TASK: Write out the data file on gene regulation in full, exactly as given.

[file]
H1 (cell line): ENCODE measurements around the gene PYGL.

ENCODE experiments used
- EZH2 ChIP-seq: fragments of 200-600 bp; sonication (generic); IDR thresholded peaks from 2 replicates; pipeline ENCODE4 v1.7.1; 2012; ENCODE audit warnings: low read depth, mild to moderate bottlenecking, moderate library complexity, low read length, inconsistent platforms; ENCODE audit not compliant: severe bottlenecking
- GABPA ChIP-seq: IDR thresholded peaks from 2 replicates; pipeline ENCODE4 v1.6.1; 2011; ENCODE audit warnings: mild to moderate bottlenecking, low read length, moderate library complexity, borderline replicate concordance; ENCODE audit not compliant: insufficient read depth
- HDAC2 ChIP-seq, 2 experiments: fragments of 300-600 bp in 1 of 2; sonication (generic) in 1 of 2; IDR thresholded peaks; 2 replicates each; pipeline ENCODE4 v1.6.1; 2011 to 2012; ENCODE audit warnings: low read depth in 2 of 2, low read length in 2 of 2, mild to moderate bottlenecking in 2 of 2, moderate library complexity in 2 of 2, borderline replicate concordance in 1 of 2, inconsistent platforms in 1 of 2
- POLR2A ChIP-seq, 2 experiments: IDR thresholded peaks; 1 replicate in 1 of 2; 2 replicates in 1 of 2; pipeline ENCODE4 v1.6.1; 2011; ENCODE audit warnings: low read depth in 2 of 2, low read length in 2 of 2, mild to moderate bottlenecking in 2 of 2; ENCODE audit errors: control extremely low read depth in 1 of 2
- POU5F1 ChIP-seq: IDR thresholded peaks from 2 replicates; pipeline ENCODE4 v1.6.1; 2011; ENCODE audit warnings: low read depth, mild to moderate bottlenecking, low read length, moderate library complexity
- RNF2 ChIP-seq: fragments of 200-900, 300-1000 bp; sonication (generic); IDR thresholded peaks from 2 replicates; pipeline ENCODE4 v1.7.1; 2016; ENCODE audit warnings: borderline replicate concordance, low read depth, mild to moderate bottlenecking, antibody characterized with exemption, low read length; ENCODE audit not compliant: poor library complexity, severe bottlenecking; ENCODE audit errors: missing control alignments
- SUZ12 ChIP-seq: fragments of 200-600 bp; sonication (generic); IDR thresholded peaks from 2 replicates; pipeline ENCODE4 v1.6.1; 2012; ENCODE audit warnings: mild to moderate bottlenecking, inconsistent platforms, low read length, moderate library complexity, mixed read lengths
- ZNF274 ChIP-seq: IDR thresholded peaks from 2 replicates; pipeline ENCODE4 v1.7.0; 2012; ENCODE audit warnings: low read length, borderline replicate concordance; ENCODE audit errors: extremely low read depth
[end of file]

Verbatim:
H1 (cell line): ENCODE measurements around the gene PYGL.

ENCODE experiments used
- EZH2 ChIP-seq: fragments of 200-600 bp; sonication (generic); IDR thresholded peaks from 2 replicates; pipeline ENCODE4 v1.7.1; 2012; ENCODE audit warnings: low read depth, mild to moderate bottlenecking, moderate library complexity, low read length, inconsistent platforms; ENCODE audit not compliant: severe bottlenecking
- GABPA ChIP-seq: IDR thresholded peaks from 2 replicates; pipeline ENCODE4 v1.6.1; 2011; ENCODE audit warnings: mild to moderate bottlenecking, low read length, moderate library complexity, borderline replicate concordance; ENCODE audit not compliant: insufficient read depth
- HDAC2 ChIP-seq, 2 experiments: fragments of 300-600 bp in 1 of 2; sonication (generic) in 1 of 2; IDR thresholded peaks; 2 replicates each; pipeline ENCODE4 v1.6.1; 2011 to 2012; ENCODE audit warnings: low read depth in 2 of 2, low read length in 2 of 2, mild to moderate bottlenecking in 2 of 2, moderate library complexity in 2 of 2, borderline replicate concordance in 1 of 2, inconsistent platforms in 1 of 2
- POLR2A ChIP-seq, 2 experiments: IDR thresholded peaks; 1 replicate in 1 of 2; 2 replicates in 1 of 2; pipeline ENCODE4 v1.6.1; 2011; ENCODE audit warnings: low read depth in 2 of 2, low read length in 2 of 2, mild to moderate bottlenecking in 2 of 2; ENCODE audit errors: control extremely low read depth in 1 of 2
- POU5F1 ChIP-seq: IDR thresholded peaks from 2 replicates; pipeline ENCODE4 v1.6.1; 2011; ENCODE audit warnings: low read depth, mild to moderate bottlenecking, low read length, moderate library complexity
- RNF2 ChIP-seq: fragments of 200-900, 300-1000 bp; sonication (generic); IDR thresholded peaks from 2 replicates; pipeline ENCODE4 v1.7.1; 2016; ENCODE audit warnings: borderline replicate concordance, low read depth, mild to moderate bottlenecking, antibody characterized with exemption, low read length; ENCODE audit not compliant: poor library complexity, severe bottlenecking; ENCODE audit errors: missing control alignments
- SUZ12 ChIP-seq: fragments of 200-600 bp; sonication (generic); IDR thresholded peaks from 2 replicates; pipeline ENCODE4 v1.6.1; 2012; ENCODE audit warnings: mild to moderate bottlenecking, inconsistent platforms, low read length, moderate library complexity, mixed read lengths
- ZNF274 ChIP-seq: IDR thresholded peaks from 2 replicates; pipeline ENCODE4 v1.7.0; 2012; ENCODE audit warnings: low read length, borderline replicate concordance; ENCODE audit errors: extremely low read depth